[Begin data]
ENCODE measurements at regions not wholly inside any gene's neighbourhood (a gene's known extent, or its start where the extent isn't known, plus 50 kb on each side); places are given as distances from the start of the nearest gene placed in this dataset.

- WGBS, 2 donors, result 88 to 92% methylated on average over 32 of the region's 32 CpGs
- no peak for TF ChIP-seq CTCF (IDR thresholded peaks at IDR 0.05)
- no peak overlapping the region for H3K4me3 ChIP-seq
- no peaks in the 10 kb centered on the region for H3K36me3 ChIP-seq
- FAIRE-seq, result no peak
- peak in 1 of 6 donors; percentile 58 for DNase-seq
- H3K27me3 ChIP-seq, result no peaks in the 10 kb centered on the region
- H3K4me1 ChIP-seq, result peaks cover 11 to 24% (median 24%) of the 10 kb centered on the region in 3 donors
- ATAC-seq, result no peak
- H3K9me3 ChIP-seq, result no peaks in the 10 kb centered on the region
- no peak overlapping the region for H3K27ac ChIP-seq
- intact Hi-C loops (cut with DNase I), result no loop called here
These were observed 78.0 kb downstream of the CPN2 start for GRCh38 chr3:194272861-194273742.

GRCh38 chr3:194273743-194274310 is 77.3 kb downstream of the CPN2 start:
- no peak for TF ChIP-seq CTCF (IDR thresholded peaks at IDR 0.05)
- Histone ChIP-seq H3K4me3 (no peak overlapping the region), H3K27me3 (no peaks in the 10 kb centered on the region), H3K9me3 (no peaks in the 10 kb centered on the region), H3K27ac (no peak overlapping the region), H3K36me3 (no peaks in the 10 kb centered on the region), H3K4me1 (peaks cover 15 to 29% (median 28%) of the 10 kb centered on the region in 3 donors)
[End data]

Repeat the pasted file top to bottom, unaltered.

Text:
ENCODE measurements at regions not wholly inside any gene's neighbourhood (a gene's known extent, or its start where the extent isn't known, plus 50 kb on each side); places are given as distances from the start of the nearest gene placed in this dataset.

- WGBS, 2 donors, result 88 to 92% methylated on average over 32 of the region's 32 CpGs
- no peak for TF ChIP-seq CTCF (IDR thresholded peaks at IDR 0.05)
- no peak overlapping the region for H3K4me3 ChIP-seq
- no peaks in the 10 kb centered on the region for H3K36me3 ChIP-seq
- FAIRE-seq, result no peak
- peak in 1 of 6 donors; percentile 58 for DNase-seq
- H3K27me3 ChIP-seq, result no peaks in the 10 kb centered on the region
- H3K4me1 ChIP-seq, result peaks cover 11 to 24% (median 24%) of the 10 kb centered on the region in 3 donors
- ATAC-seq, result no peak
- H3K9me3 ChIP-seq, result no peaks in the 10 kb centered on the region
- no peak overlapping the region for H3K27ac ChIP-seq
- intact Hi-C loops (cut with DNase I), result no loop called here
These were observed 78.0 kb downstream of the CPN2 start for GRCh38 chr3:194272861-194273742.

GRCh38 chr3:194273743-194274310 is 77.3 kb downstream of the CPN2 start:
- no peak for TF ChIP-seq CTCF (IDR thresholded peaks at IDR 0.05)
- Histone ChIP-seq H3K4me3 (no peak overlapping the region), H3K27me3 (no peaks in the 10 kb centered on the region), H3K9me3 (no peaks in the 10 kb centered on the region), H3K27ac (no peak overlapping the region), H3K36me3 (no peaks in the 10 kb centered on the region), H3K4me1 (peaks cover 15 to 29% (median 28%) of the 10 kb centered on the region in 3 donors)